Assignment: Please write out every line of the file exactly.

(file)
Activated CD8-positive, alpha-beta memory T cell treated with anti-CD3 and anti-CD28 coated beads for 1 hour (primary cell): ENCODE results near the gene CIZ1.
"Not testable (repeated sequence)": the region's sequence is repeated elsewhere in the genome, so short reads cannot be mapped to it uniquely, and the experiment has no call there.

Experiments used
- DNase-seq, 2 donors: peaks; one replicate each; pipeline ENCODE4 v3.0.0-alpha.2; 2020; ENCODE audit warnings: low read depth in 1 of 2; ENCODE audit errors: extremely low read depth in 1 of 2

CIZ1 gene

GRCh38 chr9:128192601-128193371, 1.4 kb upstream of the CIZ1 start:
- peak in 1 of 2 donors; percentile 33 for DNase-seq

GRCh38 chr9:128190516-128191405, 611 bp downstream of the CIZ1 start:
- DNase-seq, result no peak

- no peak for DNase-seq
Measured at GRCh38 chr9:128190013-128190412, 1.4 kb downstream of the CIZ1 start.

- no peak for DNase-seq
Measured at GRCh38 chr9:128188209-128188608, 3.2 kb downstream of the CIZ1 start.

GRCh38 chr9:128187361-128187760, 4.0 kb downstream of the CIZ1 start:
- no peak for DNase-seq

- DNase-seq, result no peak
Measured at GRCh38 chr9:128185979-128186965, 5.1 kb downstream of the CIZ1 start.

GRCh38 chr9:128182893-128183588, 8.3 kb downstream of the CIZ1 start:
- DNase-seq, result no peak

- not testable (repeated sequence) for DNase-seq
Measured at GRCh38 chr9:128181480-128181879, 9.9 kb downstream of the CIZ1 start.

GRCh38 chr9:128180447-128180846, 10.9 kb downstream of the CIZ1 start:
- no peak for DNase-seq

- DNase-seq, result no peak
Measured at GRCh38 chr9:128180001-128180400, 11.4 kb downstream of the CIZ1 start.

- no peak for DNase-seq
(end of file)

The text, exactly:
Activated CD8-positive, alpha-beta memory T cell treated with anti-CD3 and anti-CD28 coated beads for 1 hour (primary cell): ENCODE results near the gene CIZ1.
"Not testable (repeated sequence)": the region's sequence is repeated elsewhere in the genome, so short reads cannot be mapped to it uniquely, and the experiment has no call there.

Experiments used
- DNase-seq, 2 donors: peaks; one replicate each; pipeline ENCODE4 v3.0.0-alpha.2; 2020; ENCODE audit warnings: low read depth in 1 of 2; ENCODE audit errors: extremely low read depth in 1 of 2

CIZ1 gene

GRCh38 chr9:128192601-128193371, 1.4 kb upstream of the CIZ1 start:
- peak in 1 of 2 donors; percentile 33 for DNase-seq

GRCh38 chr9:128190516-128191405, 611 bp downstream of the CIZ1 start:
- DNase-seq, result no peak

- no peak for DNase-seq
Measured at GRCh38 chr9:128190013-128190412, 1.4 kb downstream of the CIZ1 start.

- no peak for DNase-seq
Measured at GRCh38 chr9:128188209-128188608, 3.2 kb downstream of the CIZ1 start.

GRCh38 chr9:128187361-128187760, 4.0 kb downstream of the CIZ1 start:
- no peak for DNase-seq

- DNase-seq, result no peak
Measured at GRCh38 chr9:128185979-128186965, 5.1 kb downstream of the CIZ1 start.

GRCh38 chr9:128182893-128183588, 8.3 kb downstream of the CIZ1 start:
- DNase-seq, result no peak

- not testable (repeated sequence) for DNase-seq
Measured at GRCh38 chr9:128181480-128181879, 9.9 kb downstream of the CIZ1 start.

GRCh38 chr9:128180447-128180846, 10.9 kb downstream of the CIZ1 start:
- no peak for DNase-seq

- DNase-seq, result no peak
Measured at GRCh38 chr9:128180001-128180400, 11.4 kb downstream of the CIZ1 start.

- no peak for DNase-seq